Gary Yohe on economic risk of climate change, rising seas

Economist Gary Yohe says that climate change means new risks for coasts, like rising sea level and higher storm surges.

People living near coasts will face new risks as they adapt to climate change and sea level rise. That’s according to Gary Yohe, an economist at Wesleyan University in Middletown, Connecticut.

Gary Yohe: The bottom line for the economics of coastal adaptation, adaptation in general, is to think about managing risk.

One out of three people alive today live near a coast. And coasts, said Yohe, face increased risks from storms, combined with rising seas – up to a foot or more by mid century – caused by a world made warmer from burning fossil fuels, he said.

Gary Yohe: If the ocean is now a foot higher, the character of that storm changes dramatically as it hits land… The storm surge is probably at least a foot higher, could be much higher.

Economists, said Yohe, can quantify what it takes to protect people from storm damage made more intense by climate change.

Gary Yohe: The economics of protection involve infrastructure, the cost of evacuation, the cost of disrupting the economy of the city, for example for a couple of days as they return from the storm.

But Yohe said there’s more than just the economic costs of climate change.

Gary Yohe: Communities may be wiped out. The experience of Katrina is certainly an example. You wouldn’t want to calibrate all of the loss of life and lost culture in the forced migration that was incurred in things like that, back down to dollars and cents.

Dr. Yohe said that in a future with rising seas, the economic damage caused by a 100-year storm could now come from 20-year storm.

Gary Yohe: If you superimpose the existing storm surge for a current 20-year return time storm on a little bit of sea level rise in the wrong place, like New York City, the storm that returns every two decades will end up looking like the storm that currently returns every hundred years.

Taking climate change and its future risks seriously isn’t easy for most people, said Yohe.

Gary Yohe: It is, however, frequently the case that a leader, someone who really has a vision and understands the meaning of risk can essentially say, you know what, this is something we really need to take into account. And we’re going to commit ourselves to preserving a level risk that we’ve become accustomed to. And if that means investing in protection or investing in a little bit of displacement, we’re going to have to do that. But we’re going to have to plan for it now. Dr. Yohe gave the example of climate initiatives in 2010 led by New York’s mayor Bloomberg .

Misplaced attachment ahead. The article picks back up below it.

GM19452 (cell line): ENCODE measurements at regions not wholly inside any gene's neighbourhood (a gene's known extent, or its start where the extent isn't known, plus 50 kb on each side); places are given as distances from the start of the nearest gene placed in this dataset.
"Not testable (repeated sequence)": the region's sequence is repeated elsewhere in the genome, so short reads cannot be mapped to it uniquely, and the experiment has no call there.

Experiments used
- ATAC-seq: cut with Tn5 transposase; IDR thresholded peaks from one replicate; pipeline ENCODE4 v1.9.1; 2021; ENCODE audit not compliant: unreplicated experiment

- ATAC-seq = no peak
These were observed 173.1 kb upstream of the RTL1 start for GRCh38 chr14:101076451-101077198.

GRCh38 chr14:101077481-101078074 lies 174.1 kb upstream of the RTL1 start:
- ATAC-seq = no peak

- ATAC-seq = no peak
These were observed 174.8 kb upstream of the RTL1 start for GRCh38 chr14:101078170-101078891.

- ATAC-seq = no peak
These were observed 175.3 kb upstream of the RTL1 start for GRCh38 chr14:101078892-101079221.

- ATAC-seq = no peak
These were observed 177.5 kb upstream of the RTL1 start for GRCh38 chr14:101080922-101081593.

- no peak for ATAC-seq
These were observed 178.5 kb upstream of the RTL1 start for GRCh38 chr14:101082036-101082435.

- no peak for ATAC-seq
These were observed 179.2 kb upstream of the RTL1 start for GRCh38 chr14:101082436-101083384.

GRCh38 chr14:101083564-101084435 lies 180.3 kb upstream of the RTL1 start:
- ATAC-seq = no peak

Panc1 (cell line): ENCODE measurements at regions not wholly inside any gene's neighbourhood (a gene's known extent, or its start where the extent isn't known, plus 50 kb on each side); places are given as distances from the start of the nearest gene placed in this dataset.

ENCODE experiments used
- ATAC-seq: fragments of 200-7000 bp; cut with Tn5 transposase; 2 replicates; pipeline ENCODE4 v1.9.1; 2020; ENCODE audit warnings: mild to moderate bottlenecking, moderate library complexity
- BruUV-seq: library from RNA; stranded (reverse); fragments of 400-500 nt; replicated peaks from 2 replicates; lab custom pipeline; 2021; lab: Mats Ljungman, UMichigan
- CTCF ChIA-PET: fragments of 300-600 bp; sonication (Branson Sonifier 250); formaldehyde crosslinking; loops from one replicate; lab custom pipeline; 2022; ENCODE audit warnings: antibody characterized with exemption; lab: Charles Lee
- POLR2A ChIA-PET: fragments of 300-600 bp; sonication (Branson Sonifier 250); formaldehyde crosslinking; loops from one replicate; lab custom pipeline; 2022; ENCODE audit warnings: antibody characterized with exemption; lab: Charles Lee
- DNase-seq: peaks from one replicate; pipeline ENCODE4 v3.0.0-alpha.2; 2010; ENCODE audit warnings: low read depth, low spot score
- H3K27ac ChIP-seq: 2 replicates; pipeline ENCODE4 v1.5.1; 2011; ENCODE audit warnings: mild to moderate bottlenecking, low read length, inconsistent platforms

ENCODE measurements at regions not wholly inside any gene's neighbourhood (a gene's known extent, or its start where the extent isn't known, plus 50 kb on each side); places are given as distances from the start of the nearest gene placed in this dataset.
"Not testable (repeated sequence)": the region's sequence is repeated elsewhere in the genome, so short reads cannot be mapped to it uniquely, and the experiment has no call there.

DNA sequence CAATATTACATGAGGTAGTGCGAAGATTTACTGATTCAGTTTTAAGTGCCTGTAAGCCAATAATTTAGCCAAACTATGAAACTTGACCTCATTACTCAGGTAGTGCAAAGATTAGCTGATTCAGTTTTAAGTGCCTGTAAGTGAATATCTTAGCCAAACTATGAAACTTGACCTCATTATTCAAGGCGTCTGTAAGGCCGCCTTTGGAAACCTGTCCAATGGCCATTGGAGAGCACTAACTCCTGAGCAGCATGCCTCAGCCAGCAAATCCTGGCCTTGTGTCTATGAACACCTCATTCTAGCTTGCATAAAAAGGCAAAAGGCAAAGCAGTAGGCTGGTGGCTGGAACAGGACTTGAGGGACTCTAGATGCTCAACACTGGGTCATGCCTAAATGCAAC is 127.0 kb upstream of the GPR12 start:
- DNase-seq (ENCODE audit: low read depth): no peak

Gary Yohe: The New York City Panel on Climate Change has provided a lot of information to his administration. They’re creating an adaptation plan to think about the short term and long term investments in adaptations to protect infrastructure within the city. The reason that worked is one, this is a risk-management problem. It’s not a cost-benefit problem. It really is probability times consequence. Bloomberg made billions of dollars understanding risk and how to manage risk, so it was a simple sell. This sort of problem, I get it, make it happen. The second is, that he had a very mature administration when he told the agencies that he should play nice and collaborate and think cooperatively about how to respond to climate change and look for synergies as well as conflicts in overlaps of interest in jurisdiction. They did. In other places, that would be a challenge. But in New York City it worked very well.

Dr. Yohe told EarthSky what he thought was most important about future climate change impacts.

Gary Yohe: Communities all over the world are going to be faced with decisions of how to respond to changes and anticipated change – human, social, political, environmental. They don’t have to solve it. They’re not going to optimize it. Anticipate that this will be an iterative process, that you need to set it up as a process, figure out how long you’re going to return to this problem, see if you’re doing too much or too little. Admit that you will either be doing too much or too little and you’re going to have to make an adjustment without blaming the people who made the earlier decision based on the best information that they had. This is going to be a fundamental iterative public goods problem of the sort that we really haven’t ever confronted before. But we’re just going to have to work through it, bit by bit.

Jorge Salazar